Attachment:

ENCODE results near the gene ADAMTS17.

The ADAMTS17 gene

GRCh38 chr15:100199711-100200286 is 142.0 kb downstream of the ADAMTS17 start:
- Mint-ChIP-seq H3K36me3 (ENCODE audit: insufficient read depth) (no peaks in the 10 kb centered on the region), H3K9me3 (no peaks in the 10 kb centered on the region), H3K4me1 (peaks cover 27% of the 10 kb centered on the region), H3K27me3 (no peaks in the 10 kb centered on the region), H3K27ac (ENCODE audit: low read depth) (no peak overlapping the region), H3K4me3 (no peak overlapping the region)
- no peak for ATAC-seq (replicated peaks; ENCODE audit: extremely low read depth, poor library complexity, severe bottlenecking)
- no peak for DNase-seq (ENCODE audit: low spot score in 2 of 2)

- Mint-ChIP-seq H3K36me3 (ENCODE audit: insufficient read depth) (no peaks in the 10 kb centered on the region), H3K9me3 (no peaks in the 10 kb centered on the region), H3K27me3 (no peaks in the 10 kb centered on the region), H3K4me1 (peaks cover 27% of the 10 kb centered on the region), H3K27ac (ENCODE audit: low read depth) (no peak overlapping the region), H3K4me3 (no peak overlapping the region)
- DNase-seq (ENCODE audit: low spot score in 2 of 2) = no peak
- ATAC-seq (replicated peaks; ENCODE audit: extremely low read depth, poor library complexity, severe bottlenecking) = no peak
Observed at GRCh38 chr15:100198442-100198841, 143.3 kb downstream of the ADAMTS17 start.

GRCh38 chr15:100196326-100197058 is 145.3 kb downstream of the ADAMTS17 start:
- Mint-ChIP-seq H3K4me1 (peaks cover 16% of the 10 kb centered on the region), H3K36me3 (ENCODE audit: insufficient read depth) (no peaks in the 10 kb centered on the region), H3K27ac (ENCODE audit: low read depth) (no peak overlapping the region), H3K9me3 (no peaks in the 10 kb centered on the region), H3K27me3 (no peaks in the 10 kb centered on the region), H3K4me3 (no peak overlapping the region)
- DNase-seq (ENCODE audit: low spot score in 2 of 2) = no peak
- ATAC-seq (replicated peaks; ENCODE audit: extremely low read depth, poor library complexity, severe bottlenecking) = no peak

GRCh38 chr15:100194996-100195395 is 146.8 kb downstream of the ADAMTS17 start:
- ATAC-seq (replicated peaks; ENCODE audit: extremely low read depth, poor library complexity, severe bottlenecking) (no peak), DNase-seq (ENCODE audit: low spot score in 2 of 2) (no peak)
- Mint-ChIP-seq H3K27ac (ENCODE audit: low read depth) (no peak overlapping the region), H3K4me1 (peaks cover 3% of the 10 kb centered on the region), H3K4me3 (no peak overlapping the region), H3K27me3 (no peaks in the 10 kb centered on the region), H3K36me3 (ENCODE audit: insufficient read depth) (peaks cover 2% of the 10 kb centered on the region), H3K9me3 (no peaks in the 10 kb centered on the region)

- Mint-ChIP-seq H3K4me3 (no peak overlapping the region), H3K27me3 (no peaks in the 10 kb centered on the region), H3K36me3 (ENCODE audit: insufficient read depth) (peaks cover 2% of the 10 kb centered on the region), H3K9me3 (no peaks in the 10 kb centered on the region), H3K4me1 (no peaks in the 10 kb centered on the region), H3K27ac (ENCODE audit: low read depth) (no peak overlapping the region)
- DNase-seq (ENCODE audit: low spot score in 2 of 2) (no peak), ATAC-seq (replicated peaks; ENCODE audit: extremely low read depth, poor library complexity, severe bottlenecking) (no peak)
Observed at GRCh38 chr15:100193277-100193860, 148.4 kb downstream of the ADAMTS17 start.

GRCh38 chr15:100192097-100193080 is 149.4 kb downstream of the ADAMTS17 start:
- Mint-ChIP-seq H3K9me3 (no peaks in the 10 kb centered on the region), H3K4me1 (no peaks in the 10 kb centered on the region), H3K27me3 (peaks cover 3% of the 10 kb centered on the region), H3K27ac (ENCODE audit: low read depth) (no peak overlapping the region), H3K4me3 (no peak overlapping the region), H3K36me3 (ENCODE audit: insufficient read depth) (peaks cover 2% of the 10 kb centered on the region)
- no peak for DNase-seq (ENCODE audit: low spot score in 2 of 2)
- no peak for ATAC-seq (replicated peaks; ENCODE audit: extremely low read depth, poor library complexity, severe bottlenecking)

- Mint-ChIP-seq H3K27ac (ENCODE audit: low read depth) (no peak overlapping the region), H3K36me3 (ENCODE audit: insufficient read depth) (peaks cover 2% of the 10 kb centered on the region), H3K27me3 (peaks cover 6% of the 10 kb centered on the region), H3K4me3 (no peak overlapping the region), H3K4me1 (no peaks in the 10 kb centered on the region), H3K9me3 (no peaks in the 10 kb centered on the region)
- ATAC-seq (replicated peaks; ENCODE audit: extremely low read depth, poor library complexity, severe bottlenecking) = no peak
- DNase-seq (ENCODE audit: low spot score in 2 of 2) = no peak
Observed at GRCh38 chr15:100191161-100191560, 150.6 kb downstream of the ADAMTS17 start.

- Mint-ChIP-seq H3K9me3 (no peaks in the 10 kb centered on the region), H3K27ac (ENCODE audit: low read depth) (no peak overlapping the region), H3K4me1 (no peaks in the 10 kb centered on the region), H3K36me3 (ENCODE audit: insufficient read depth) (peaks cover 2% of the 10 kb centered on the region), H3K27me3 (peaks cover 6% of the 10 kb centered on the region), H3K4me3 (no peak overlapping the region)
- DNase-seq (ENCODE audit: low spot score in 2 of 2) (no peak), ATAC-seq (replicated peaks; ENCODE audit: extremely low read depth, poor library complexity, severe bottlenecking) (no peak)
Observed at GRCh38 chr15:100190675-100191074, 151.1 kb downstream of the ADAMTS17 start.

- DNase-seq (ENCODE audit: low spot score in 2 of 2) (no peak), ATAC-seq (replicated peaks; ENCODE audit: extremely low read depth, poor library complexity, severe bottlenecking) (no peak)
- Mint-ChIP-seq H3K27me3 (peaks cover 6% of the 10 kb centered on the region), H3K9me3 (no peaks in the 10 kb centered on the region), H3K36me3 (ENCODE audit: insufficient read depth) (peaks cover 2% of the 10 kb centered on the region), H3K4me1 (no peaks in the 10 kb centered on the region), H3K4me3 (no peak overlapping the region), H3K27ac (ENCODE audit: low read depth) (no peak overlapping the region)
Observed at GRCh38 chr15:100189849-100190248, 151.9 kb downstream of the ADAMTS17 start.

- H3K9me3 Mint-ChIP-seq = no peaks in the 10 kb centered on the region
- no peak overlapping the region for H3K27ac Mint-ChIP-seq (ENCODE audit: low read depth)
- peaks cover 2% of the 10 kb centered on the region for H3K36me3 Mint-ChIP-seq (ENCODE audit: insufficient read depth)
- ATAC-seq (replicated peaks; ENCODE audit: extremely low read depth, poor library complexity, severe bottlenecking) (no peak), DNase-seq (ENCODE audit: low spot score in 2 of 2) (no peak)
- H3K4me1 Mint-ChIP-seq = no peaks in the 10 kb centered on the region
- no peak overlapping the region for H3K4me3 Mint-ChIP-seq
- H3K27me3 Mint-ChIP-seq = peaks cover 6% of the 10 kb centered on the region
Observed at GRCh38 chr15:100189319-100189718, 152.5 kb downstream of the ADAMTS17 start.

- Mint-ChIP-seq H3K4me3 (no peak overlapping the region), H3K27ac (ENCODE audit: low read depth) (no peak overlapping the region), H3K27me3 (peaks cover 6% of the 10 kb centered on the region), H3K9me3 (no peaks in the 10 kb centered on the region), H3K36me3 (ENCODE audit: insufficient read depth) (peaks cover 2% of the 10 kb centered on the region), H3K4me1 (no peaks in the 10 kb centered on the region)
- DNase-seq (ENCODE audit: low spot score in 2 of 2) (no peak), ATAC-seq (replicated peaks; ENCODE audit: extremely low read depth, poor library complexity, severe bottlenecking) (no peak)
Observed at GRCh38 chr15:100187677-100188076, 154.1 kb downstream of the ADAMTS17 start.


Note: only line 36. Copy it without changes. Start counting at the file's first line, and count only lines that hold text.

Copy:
- no peak overlapping the region for H3K27ac Mint-ChIP-seq (ENCODE audit: low read depth)